Unsightly scar or wound breakdown
Donor site problems
The choices of graft include hamstrings and middle third patella tendon. There tend to be fewer problems after harvesting hamstrings than after harvesting middle third of the patella. Following hamstring harvest you can get some pain and swelling in the region of the hamstrings at the back of the thigh but this is usually temporary. Weakness in the hamstrings, if it occurs, is usually minimal.
The biggest problem following middle third patella tendon harvest is knee pain at the front, which can cause discomfort with everyday activities, especially kneeling. Occasionally the hamstring tendons are not satisfactory and either the hamstrings of the opposite leg or the patella tendon needs to be taken - this is something that the surgeons will decide during the operation.
The graft is fixed into place with various devices into the bone. These vary from metal or absorbable posts, screws, buttons and staples. These devices can occasionally cause irritation to surrounding structures and require removal. They are only removed once the tendon is grown into the bone and they are no longer required to hold the graft in place.
Anterior knee pain
Some patients develop pain around the kneecap. This is a result of muscle wasting and inactivity following surgery and usually resolves over time with appropriate physiotherapy.
Reflex sympathetic dystrophy
This is a rare condition, the mechanism of which is not fully understood. It involves an overactivity of the nerves in the leg causing unexplained and excessive pain.
Deep Venous Thrombosis
Clots in the leg which may require medical management in the form of injections or tablets to thin the blood. Very rarely these can travel to the lungs (this is called a pulmonary embolism) causing respiratory difficulties or even death.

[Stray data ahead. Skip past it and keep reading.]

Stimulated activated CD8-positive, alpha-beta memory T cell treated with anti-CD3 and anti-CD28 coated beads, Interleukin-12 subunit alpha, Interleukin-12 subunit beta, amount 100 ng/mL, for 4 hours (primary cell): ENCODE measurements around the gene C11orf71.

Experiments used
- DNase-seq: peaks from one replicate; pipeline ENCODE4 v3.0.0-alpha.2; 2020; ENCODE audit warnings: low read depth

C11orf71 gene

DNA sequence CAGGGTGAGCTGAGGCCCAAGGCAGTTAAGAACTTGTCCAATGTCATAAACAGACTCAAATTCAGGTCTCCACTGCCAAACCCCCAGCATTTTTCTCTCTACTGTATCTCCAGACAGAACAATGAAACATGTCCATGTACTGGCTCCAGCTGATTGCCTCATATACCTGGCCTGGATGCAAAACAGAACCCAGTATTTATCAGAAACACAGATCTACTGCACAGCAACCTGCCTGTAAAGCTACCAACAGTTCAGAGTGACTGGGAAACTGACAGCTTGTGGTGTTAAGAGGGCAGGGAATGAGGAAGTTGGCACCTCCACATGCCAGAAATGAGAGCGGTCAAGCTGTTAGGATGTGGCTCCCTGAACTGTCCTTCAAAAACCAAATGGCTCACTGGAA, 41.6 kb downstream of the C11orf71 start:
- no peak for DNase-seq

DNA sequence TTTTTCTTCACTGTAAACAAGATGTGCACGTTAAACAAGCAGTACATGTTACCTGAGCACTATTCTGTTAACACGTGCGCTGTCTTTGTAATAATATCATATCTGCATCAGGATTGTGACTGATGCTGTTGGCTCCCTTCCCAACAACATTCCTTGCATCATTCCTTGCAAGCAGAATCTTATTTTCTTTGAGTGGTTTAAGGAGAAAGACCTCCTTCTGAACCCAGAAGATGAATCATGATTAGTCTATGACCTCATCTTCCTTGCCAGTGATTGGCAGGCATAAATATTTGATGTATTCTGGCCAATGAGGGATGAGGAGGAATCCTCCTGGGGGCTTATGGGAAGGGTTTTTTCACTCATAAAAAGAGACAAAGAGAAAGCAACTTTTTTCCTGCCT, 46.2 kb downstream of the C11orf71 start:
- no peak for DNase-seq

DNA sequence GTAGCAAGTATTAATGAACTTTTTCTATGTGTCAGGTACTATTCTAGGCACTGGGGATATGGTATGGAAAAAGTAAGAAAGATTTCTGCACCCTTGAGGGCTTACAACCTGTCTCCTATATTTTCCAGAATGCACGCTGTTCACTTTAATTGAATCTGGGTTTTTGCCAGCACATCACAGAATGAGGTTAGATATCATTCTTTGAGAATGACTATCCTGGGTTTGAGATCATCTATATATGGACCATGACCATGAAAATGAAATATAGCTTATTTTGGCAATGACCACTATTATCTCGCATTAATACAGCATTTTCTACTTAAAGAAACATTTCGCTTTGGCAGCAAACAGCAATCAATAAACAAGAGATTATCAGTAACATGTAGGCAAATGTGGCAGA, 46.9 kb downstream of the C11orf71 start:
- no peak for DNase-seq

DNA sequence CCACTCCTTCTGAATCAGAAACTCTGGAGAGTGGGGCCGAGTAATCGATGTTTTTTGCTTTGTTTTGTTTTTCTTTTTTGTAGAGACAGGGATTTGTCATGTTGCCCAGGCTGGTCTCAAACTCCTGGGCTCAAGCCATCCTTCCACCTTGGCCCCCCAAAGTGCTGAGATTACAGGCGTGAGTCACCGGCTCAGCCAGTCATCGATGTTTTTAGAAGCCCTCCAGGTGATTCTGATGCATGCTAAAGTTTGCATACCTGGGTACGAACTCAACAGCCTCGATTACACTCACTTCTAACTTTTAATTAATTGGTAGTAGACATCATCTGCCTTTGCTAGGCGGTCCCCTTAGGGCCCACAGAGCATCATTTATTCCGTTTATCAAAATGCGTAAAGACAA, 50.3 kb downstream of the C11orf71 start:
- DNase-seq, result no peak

An extremely rare condition which is due to excessive swelling in the knee cutting off the circulation to the muscles. This requires a fasciotomy operation to relieve this pressure.
This can be unpredictable but is more common in knees with damage to other structures such as menisci or articular cartilage. Arthroscopy can not reverse any damage to the joint surface (arthritis). If unexplained pain does occur then another arthroscopy may occasionally be recommended.
Graft rupture or stretching
This can occur with future injuries. Graft failure is approximately five percent which is about the same risk as rupturing the good cruciate ligament on the other side.
If this occurs the graft can be revised using the tendons from the other leg. The postoperative course for a revision is only slightly slower than normal and the complications much the same.
The graft can stretch over time. The graft is tightest at the time of insertion and some stretching or loosening is inevitable. This is more likely in patients with ligamentous laxity or in patients with damage to secondary stabilisers of the knee (for instance, the other strong ligaments around the knee). Patients who have their operation soon after their injury are more likely to have a more stable knee in the long term before other structures in the knee stretch out. If it does stretch in some cases a brace can assist with return to sport and in other cases it is in the best interest of your knee to give up sport.